”The Freezer Bowl” was the quintessential game demonstrating that West Coast teams don’t like traveling to the frozen Midwest/Northeast. This AFC title game has always been held up as the wind-chill winner at –59, but that had to be taken near the opening kickoff with a 27-mph wind gust. NOAA’s readings from the nearby Cincinnati airport showed temps rising slightly and the winds staying steady at 23 mph. Translated to the “new” readings, the wind-chill that day fluctuating between –37 and –23. Not cold enough to force those Bengals O-linemen to put on long sleeves, yet still, in NOAA’s opinion, “arguably the most brutal football weather in NFL history.”
Jan. 20, 2008 — Giants 23, PACKERS 20, OT, Lambeau Field.
Temp: –1°. Wind: West 12 mph. Recorded Wind-Chill: –23°.
On the way to their first Super win over the Patriots, the Giants had to vanquish Brett Favre and the Pack in their frozen Lambeau shrine. Favre played like a 78-year-old guy in search of his heated blankie rather than the 38-year-old master of the tundra that he used to be, with a horrid fourth quarter and a game-chilling interception to Corey Webster on the second play of overtime. The wind-chill for this game was listed as minus-23 but we’re not sure where that came from. The recorded temp and wind at kickoff produce a minus-19° wind-chill. Still pretty darned cold.
To bring it all home for the Jets, here are the three coldest games we know of in Green & White annals:
Dec. 26, 1993 — BUFFALO 16, Jets 14, Rich Stadium
Temp: 9°. Wind: WNW 23 mph, gusting to 30 mph. Stated Wind-Chill: –28°
This appears to be the Jets’ coldest game ever. Just ask Cary Blanchard, who tried three times to put a leather rock through the uprights, from 27, 41 and 42 yards away, for the points that might have won this game, only to have each kick pushed wide left by the Western New York winds. Again, not sure for the source of the official wind-chill. With the old formula, it would’ve been –32, with the gusts dropping it to –37. Under the new formula, the WC would have varied from –13 to –15.
Dec. 17, 1972 — Browns 26, JETS 10, Shea Stadium
Temp: 24°. Wind: WNW 40-45 mph. “Old” Wind-Chill: –15°
The season finale at Shea between the Browns, who had already clinched the AFC’s one wild-card slot, vs. the Jets, who were shooting for 8-6 but were out of the running. With Joe Namath and Al Woodall sidelined, Bob Davis started at QB and completed five of 12 passes for 44 yards (24 net after losing 20 yards on three sacks). Winning QB Mike Phipps was more effective in the gusts, although not much more accurate at 7-for-17. The new wind-chill hovered around 3° to 4°.
Dec. 23, 1989 — Bills 37, JETS 0, Meadowlands
Temp: 16°. Wind: NNW 13-20 mph. “Old” Wind-Chill: –11°
Another cold, frosty one poured against Buffalo, this one at home, and another bitter defeat, not only due to the atmosphere (new wind-chill from 1 to –2) as Joe Walton coached his final game for the Jets before being dismissed.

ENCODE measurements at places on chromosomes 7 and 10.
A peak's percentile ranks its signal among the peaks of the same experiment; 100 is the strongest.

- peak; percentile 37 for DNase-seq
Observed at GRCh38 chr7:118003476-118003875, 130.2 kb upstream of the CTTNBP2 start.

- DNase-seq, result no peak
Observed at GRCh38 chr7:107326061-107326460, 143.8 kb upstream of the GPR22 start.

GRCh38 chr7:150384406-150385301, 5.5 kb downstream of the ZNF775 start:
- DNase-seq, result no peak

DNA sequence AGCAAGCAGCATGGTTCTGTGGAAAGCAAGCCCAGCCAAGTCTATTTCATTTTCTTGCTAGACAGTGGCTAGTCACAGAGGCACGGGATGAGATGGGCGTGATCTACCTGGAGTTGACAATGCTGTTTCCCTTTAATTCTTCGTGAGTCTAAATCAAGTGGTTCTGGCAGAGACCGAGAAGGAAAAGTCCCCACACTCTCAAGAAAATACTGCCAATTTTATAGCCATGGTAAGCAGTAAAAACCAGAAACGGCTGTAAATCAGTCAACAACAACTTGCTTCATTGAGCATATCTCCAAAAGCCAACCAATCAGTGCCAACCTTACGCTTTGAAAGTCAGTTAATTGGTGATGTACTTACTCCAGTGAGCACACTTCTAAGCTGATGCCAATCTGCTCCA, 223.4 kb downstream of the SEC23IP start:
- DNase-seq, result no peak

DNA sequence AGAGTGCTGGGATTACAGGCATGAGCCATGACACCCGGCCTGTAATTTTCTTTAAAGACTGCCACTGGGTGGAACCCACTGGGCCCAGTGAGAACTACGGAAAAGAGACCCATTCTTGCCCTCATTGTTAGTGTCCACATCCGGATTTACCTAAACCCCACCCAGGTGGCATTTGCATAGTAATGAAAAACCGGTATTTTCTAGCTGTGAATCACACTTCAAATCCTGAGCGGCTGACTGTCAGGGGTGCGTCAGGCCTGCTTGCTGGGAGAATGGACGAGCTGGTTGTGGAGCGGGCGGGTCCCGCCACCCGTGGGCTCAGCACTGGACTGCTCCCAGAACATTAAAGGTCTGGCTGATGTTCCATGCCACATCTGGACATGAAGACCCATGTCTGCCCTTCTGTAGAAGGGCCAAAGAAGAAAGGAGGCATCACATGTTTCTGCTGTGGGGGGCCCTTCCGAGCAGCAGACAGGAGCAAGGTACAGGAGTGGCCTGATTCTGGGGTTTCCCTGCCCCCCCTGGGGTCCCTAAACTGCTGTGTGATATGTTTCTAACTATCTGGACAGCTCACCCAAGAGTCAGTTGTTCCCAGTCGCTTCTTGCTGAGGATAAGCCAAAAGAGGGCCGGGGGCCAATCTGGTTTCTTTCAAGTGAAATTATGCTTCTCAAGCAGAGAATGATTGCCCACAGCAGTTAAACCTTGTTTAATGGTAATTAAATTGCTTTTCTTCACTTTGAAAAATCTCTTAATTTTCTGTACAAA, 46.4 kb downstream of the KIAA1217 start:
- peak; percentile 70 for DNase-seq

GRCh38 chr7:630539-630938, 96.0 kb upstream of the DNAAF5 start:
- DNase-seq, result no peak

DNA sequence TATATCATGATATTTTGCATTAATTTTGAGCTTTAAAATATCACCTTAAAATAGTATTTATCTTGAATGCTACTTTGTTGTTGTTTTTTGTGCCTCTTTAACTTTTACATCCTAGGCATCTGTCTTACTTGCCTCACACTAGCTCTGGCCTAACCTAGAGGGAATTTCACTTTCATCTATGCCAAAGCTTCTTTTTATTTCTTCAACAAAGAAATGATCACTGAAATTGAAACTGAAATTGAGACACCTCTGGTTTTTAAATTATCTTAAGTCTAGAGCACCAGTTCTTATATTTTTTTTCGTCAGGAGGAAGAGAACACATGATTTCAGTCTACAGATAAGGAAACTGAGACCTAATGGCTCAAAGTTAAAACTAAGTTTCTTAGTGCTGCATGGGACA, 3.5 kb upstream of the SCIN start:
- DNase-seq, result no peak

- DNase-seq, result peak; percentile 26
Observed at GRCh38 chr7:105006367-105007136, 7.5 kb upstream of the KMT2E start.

That regime change, to GM Dick Steinberg/HC Bruce Coslet, didn’t generate much more warmth in the ensuing four seasons. Now, after a 2012 season-finale loss to the Bills (15° wind-chill), it’s up to the semi-new regime of John Idzik/Rex Ryan to generate traction. Super Bowl XLVIII? Not even going there at this time. Let’s get through XLVII in balmy New Orleans (expected game-time weather inside the Mercedes-Benz Superdome: 70°, wind of 0 mph), then take on one day at a time, one game at a time in ’13 en route to becoming an all-weather perennial contender.
Tags: Aloha Stadium, Antonio Cromartie, Cary Blanchard, Joe Walton, John Idzik, LaRon Landry, MetLife Stadium, Rex Ryan
Posted in Randy Lange, Uncategorized | 116 Comments »
Here are today’s first-half tweets for the Jets-Chargers game at MetLife Stadium, in case you missed them on Twitter. Follow Bob Wischusen, Eric Allen and me for our tweets during each Jets game on
#RL Jets gameday captains today: Antonio Cromartie, Greg McElroy, Garrett McIntyre, Robert Malone, Antonio Allen.
#RL Chargers win opening coin toss, will defer their choice to 2nd half. Jets are 4-0 this yr in games in which opps win toss and defer.
#RL Micheal Spurlock 63-yd punt return for SD touchdown 1:59 into game. First opponent PR TD since Phillip Buchanon @ OAK in 2003.
#RL Greg McElroy screen to Shonn Greene for 30-yd reception. Longest reception by a RB this season.
#RL Jeremy Kerley to Clyde Gates out of Wildcat for 42-yd completion to SD-11. Kerley now 2-for-2 for 83 yds passing in his career.
#EA That was Shonn Greene’s 2nd longest catch of his career. He had a 36-yarder against KC last Dec. 11.
#EA Greene sets a career-high with his 7th rushing TD.
#RL Shonn Greene goes over from 1 yd out for TD to tie score at 7-7. Greene’s 7th TD of the season.
#EA 5 of Shonn Greene’s 7 Rush TDs in 2012 have come at MetLife Stadium. He is closing in on 1,000 for the year.
#RL Jets score 1st first-half offensive TD in 5 games, 2nd first-half offensive TD in last 48 drives, 8 games.
#RL Jets KO cover team, which came into weekend 2nd in NFL in most inside-20 kickoffs, get No. 24 as Micheal Spurlock is tackled at 19.
#EA Greene has another TD – that is No. 8 on the season. 2 Trips to the Red Zone – 2 TDs.
#RL Greene from 1 yd out again, Jets lead 14-7. First time Jets are in double digits in 1st qtr since 10 pts vs JAX in 2009 Game 9…
#RL … first time Jets have had 2 1st-qtr TDs since 2009 Game 7 @ OAK, first time 2 1st-qtr TDs at home since 2009 Game 3 vs TEN.
#EA In 2012, Jets have had 44 Trips Inside the Red Zone and scored 23 TDs. That is a 52% TD% now after Greene’s 2 scores in the 1st.